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Colin S. Twitchell has transformed his own love of outdoor activities into a distinguished career in the development of products that make such activities accessible to the physically challenged.
Growing up in New England, Twitchell displayed both enthusiasm and excellence in outdoor sports. His specialties were (and still are) cross country skiing and cycling, in both of which he has been a regional champion. But the young Twitchell had an active mind as well as an active lifestyle: by the time he was in high school, he had worked on designing both human-powered aircraft (1974-78) and customized wheels for road racing wheelchairs (1979).
Twitchell continued his work in universal design and adaptive technology at Hampshire College. To his already proven engineering instincts he added formal study of the needs and abilities of the body, earning a BA in Exercise Physiology and Mechanical Design in 1986. Twitchell's thesis project (which he has been refining ever since) was the design of a multi-terrain wheelchair, with a lightweight but sturdy frame, knobby tires, and a small, trailing wheel for increased stability.
After graduating, Twitchell joined the Institute on Applied Technology at Boston Children's Hospital as an Adaptive Equipment Designer. Here, he designed wheelchairs and related equipment, as well as developing adaptive communication systems. Meanwhile, Twitchell also consulted in the design and construction of a wheelchair-accessible house, in his current hometown of Guilford, Vermont (1992).
The next year (1993), in Guilford, Twitchell founded Ergosport, Inc., whose President he remains today. At Ergosport, Twitchell made it possible for outpatient physical therapy to take place not in the hospital, but outdoors. At that time, canoeing and especially kayaking were enjoying a boom in popularity. Twitchell designed an manufactured a D.I.Y. ("do it yourself") modular seating system, which persons without the full use of their legs could install, and then go canoeing or kayaking safely and conveniently, by themselves. Twitchell has in fact written the American Canoe Association's guide to seating adaptation.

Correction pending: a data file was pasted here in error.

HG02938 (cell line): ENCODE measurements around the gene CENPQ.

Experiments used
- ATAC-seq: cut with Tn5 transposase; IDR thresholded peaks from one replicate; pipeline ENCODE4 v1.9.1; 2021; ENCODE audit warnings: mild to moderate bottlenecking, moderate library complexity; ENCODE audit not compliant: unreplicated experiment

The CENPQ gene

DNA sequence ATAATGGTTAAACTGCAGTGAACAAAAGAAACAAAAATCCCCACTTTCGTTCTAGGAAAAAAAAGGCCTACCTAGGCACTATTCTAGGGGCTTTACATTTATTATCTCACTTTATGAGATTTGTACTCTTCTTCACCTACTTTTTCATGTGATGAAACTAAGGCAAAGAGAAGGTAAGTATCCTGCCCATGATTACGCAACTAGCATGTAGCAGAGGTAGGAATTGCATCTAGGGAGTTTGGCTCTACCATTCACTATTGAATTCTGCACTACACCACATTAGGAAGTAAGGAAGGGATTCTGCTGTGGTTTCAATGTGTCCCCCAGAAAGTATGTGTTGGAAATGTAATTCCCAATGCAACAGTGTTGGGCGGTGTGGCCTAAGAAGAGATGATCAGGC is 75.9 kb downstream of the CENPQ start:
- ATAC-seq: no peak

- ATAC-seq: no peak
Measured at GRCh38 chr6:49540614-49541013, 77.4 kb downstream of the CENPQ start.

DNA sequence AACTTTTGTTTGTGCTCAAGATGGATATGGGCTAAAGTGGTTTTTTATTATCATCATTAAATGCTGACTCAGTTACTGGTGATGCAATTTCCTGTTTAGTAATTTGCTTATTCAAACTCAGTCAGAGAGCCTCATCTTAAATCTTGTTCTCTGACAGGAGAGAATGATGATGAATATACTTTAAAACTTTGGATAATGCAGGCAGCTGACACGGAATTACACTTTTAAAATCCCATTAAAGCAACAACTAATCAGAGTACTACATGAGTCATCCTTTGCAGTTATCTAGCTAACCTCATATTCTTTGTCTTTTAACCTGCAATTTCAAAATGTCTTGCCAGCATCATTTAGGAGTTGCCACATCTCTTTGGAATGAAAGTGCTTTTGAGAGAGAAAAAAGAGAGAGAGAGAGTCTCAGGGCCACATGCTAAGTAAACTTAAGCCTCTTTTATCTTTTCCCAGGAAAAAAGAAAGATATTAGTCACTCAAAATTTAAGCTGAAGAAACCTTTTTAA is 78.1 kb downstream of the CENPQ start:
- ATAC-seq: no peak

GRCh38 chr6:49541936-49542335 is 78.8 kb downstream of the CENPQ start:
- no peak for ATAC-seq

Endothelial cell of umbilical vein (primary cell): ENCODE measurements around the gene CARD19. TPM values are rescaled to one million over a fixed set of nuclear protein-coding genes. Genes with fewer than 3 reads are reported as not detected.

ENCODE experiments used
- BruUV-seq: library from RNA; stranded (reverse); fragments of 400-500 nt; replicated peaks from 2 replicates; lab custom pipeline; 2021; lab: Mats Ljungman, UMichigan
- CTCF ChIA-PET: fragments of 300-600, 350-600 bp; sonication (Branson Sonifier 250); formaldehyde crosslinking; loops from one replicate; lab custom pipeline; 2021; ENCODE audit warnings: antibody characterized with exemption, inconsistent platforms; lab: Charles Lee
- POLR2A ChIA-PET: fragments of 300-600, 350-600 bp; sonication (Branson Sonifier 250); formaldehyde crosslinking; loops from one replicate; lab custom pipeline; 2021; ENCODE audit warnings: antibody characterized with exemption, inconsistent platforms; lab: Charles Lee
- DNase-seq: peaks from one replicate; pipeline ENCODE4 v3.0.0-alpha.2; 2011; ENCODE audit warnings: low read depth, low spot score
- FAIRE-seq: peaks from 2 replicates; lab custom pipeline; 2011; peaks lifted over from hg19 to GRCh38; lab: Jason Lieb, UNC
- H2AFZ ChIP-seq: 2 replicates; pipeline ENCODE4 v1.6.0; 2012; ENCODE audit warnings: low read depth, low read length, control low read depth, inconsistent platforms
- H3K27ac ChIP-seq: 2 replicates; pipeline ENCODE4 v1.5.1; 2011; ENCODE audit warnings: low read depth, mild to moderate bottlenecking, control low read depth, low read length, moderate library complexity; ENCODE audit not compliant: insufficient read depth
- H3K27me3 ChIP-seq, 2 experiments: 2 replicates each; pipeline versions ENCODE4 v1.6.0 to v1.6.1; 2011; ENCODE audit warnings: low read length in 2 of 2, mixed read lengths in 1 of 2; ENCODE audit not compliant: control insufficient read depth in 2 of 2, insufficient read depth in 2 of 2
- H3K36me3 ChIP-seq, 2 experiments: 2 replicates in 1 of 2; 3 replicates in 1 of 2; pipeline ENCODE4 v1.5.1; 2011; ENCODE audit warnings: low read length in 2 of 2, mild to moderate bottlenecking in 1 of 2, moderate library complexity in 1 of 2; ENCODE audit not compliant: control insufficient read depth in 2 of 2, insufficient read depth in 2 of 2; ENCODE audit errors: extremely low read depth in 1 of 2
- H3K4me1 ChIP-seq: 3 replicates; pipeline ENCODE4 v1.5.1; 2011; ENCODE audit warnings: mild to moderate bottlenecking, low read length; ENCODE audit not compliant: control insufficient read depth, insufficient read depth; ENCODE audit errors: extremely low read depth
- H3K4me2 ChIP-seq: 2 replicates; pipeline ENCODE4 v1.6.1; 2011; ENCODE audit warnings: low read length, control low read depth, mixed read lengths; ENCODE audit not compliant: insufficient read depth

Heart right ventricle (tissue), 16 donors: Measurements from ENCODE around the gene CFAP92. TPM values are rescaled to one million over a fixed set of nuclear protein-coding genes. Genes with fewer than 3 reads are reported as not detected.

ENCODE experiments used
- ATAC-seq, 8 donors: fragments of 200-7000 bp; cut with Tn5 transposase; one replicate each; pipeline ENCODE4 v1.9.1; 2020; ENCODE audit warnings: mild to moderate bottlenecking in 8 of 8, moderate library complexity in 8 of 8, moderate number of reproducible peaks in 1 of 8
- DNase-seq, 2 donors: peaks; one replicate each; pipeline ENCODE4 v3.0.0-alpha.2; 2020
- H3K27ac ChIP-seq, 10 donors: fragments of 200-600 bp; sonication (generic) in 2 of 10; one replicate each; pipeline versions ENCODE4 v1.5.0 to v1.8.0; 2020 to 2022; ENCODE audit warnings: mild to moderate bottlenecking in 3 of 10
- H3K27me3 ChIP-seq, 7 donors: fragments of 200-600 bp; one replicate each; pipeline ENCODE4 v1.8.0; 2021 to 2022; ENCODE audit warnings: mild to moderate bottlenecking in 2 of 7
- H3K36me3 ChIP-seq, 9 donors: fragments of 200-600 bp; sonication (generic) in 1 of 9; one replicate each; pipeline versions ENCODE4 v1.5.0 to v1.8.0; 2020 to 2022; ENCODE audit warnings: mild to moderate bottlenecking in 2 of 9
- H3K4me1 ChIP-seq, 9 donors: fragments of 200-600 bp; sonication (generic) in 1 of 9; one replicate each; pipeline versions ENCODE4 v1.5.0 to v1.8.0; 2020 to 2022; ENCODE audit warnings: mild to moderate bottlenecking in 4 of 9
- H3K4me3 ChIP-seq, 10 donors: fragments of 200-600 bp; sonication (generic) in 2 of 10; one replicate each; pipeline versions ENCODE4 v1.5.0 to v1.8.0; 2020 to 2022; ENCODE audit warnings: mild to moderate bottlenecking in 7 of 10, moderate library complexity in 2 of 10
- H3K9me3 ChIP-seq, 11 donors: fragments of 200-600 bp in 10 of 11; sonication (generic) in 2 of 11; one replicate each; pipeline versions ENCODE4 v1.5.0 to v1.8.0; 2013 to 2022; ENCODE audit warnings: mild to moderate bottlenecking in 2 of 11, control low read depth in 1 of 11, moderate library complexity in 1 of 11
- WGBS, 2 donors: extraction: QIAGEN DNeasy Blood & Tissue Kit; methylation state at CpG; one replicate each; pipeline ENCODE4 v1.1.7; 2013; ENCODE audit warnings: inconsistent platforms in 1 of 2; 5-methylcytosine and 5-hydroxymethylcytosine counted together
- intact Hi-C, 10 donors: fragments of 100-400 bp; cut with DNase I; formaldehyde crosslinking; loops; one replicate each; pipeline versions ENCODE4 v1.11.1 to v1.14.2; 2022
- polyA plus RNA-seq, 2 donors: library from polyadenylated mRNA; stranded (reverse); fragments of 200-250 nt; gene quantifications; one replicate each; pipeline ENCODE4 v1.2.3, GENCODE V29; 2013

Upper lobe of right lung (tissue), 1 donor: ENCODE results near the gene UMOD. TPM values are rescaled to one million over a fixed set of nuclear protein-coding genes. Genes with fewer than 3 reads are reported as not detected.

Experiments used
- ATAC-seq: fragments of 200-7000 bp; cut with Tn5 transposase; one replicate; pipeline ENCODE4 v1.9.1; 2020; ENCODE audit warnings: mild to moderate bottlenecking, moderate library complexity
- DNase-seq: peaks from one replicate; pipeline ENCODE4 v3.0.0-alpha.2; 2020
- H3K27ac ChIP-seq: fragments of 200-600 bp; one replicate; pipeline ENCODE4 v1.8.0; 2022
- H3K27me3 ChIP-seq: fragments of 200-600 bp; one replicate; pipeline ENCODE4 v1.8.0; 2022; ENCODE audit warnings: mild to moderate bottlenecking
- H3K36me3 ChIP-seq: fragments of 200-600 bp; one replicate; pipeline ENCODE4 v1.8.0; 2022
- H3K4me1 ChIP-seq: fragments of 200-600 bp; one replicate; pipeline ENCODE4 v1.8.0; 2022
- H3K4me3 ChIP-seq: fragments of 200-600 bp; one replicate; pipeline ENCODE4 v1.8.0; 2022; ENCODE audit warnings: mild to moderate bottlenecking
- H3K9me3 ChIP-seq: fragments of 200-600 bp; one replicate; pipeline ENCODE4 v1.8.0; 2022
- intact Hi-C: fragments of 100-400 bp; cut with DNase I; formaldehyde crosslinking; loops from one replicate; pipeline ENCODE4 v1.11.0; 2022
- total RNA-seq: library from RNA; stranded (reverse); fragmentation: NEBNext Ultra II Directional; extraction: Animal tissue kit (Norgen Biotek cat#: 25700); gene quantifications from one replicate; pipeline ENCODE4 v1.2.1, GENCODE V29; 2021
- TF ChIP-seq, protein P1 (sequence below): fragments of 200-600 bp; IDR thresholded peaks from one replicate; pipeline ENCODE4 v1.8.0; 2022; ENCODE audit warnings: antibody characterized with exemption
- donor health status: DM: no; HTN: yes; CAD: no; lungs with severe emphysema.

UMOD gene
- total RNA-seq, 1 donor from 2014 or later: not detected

In 1994, Twitchell returned to Hampshire College, as faculty member and Director of the Lemelson Assistive Technology Development Center. Twitchell founded, organized, and integrated the Center, which provides formal and informal instruction, as well as manufacturing facilities, to any member of Hampshire's broad community who is interested in adaptive design.
One of the Center's recent successes is the Accessible Snowboard, which was displayed at the Smithsonian's National Museum of American History in 1999-2000. Designed by two Hampshire students with Twitchell's help, this snowboard allows persons to sit with their legs tucked under them on an elevated platform above the board itself. The snowboard was a logical progression from Twitchell's earlier work on sit-down skateboards and cross country sit-skis.
In 1999, Twitchell served as Mentor to the first annual Lemelson-MIT Invention Apprentice, Krysta Morlan. That summer, the two of them developed an invention of hers: a water-bike that (like so many of Twitchell's own inventions) makes physical therapy a form of outdoor recreation. Today, Colin Twitchell, as inventor, engineer and instructor, continues to provide remedial and recreational activities to those formerly cut off from the outdoors.